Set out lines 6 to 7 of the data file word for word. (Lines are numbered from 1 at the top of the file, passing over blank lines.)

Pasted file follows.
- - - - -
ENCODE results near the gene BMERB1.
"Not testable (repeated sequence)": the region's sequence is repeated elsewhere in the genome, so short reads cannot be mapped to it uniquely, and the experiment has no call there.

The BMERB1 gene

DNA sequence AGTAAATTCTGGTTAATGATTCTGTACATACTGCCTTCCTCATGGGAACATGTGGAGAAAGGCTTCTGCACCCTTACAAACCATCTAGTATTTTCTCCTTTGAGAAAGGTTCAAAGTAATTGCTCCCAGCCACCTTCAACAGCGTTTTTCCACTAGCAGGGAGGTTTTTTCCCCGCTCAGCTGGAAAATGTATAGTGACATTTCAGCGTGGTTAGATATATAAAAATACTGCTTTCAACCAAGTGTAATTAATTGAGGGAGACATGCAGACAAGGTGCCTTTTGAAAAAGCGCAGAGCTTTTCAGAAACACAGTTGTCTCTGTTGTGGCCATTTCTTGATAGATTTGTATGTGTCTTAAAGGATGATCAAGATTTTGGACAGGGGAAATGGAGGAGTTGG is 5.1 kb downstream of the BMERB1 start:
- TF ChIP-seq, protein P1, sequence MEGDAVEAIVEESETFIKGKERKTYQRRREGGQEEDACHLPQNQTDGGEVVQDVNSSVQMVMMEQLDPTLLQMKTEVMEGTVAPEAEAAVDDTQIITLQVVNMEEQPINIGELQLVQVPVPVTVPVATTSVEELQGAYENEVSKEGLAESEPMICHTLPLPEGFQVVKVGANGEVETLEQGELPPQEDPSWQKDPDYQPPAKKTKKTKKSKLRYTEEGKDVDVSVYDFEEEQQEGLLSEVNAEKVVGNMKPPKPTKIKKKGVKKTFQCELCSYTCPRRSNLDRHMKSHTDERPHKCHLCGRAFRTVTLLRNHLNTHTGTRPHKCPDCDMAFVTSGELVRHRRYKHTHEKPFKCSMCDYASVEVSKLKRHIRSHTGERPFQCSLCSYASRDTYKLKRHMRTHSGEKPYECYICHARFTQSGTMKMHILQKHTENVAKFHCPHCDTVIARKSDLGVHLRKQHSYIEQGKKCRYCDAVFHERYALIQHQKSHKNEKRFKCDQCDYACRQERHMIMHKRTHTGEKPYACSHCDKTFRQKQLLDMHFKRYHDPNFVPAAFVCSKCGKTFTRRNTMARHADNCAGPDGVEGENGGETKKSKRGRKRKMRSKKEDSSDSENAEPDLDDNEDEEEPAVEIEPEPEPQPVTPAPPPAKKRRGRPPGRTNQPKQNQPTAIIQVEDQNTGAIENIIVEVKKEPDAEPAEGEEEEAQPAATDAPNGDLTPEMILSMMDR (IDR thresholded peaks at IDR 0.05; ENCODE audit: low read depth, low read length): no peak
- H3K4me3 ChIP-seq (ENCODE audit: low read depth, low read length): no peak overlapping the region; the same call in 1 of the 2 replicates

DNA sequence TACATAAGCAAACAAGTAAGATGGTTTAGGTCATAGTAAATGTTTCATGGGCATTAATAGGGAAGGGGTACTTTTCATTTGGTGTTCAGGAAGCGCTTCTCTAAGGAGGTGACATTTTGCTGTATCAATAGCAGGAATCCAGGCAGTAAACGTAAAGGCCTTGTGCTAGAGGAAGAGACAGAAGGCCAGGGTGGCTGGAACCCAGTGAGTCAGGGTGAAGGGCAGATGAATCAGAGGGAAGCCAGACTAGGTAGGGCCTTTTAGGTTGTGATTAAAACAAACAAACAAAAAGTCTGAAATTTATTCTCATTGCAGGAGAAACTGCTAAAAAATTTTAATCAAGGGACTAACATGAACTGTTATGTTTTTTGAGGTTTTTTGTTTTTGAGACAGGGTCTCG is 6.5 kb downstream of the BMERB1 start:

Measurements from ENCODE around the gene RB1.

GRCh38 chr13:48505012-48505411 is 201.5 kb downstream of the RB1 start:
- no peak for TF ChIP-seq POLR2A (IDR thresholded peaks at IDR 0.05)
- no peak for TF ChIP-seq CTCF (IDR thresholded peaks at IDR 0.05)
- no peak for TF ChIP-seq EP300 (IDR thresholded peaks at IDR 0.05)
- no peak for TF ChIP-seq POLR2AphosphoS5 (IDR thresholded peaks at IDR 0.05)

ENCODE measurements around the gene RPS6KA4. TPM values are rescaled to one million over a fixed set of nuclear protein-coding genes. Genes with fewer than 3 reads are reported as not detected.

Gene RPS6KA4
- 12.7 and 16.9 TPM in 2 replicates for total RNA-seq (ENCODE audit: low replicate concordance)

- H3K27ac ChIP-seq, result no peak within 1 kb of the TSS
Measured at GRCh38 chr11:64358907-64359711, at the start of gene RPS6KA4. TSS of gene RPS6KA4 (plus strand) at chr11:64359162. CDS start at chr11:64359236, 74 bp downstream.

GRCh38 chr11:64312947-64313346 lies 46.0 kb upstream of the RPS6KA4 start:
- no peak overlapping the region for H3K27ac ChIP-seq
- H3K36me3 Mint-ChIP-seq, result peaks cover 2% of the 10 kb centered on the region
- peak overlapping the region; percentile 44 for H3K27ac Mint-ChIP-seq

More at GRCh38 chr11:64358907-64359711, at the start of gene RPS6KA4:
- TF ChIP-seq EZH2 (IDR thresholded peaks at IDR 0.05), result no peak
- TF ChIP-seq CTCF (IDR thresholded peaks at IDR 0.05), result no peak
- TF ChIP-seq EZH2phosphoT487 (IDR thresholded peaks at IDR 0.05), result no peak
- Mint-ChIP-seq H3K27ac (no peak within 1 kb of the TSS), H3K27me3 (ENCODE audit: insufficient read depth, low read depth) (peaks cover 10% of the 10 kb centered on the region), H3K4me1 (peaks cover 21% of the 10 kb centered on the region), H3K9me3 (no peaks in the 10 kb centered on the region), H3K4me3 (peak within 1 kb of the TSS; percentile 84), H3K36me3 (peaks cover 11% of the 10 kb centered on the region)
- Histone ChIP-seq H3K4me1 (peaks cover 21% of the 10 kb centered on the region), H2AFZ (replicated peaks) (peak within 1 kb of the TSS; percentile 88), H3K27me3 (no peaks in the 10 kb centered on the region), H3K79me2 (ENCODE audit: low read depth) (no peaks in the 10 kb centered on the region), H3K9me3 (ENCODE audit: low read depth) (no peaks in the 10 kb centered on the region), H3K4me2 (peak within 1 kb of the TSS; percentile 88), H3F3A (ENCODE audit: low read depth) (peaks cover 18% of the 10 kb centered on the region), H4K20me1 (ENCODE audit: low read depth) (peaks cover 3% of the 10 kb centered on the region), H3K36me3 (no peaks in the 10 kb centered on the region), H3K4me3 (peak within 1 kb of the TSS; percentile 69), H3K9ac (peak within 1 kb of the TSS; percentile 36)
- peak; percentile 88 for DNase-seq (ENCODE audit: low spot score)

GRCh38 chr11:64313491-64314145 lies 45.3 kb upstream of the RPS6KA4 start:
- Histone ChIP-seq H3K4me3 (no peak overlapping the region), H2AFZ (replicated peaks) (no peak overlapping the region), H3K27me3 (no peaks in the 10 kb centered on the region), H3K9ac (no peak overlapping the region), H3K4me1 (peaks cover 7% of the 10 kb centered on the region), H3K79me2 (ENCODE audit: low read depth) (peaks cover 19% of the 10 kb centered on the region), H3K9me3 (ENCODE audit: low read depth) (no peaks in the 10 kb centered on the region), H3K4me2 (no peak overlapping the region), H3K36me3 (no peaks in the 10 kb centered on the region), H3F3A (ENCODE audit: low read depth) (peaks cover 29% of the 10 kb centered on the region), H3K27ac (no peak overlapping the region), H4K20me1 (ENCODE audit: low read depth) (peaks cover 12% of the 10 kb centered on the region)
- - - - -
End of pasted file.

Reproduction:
- H3K4me3 ChIP-seq (ENCODE audit: low read depth, low read length): no peak overlapping the region; the same call in 1 of the 2 replicates

DNA sequence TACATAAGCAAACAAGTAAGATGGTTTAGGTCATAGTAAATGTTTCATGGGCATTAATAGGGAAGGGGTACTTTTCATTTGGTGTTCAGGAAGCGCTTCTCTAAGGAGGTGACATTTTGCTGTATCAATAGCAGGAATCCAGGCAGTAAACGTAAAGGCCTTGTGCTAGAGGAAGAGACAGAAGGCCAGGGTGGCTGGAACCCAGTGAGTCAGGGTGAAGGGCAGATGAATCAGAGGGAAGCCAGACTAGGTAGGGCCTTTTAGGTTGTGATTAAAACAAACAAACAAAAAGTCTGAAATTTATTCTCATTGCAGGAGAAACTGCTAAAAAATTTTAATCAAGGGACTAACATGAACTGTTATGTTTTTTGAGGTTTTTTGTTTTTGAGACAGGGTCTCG is 6.5 kb downstream of the BMERB1 start: